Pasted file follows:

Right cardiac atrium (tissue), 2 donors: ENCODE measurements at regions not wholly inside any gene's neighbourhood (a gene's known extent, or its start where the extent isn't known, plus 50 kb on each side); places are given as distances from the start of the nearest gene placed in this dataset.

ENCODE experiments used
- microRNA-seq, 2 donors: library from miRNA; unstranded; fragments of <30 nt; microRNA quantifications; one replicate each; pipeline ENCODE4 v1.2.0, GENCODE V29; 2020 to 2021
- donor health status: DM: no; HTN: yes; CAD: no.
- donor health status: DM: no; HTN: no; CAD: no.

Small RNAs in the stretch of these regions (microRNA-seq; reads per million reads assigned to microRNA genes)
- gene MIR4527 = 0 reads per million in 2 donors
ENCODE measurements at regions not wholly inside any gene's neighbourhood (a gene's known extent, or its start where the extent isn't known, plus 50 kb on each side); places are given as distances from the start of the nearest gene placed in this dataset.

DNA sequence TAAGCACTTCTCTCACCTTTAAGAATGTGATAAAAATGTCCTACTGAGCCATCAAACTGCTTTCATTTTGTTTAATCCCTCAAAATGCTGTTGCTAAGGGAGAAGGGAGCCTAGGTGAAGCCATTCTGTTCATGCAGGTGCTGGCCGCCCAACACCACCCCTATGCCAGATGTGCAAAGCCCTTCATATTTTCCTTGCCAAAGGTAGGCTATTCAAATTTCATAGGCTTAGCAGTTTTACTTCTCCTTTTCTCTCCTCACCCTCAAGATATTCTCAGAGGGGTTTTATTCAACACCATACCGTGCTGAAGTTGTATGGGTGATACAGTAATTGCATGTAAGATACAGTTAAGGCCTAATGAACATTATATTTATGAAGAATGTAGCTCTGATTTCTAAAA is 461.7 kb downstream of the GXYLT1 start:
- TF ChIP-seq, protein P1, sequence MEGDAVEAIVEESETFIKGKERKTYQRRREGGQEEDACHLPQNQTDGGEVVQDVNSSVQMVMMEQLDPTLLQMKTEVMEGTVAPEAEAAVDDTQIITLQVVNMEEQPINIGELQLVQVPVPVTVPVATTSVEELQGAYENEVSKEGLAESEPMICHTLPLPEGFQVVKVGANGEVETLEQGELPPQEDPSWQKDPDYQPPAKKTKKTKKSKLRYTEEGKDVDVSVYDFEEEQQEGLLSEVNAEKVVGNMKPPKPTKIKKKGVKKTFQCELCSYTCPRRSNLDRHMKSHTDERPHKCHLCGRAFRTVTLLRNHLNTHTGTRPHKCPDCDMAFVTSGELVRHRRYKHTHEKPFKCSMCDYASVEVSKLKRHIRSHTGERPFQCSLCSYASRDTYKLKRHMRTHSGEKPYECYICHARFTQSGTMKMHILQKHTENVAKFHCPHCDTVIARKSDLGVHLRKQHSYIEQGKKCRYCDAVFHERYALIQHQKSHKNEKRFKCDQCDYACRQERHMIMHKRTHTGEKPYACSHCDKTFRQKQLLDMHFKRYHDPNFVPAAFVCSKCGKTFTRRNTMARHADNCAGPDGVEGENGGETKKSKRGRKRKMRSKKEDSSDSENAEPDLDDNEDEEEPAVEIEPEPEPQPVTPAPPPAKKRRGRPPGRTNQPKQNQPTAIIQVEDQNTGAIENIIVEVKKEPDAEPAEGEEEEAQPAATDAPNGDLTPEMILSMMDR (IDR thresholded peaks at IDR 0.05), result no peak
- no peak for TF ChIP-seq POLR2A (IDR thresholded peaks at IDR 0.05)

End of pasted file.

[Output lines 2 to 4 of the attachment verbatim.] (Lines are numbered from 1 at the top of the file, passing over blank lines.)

ENCODE experiments used
- microRNA-seq, 2 donors: library from miRNA; unstranded; fragments of <30 nt; microRNA quantifications; one replicate each; pipeline ENCODE4 v1.2.0, GENCODE V29; 2020 to 2021
- donor health status: DM: no; HTN: yes; CAD: no.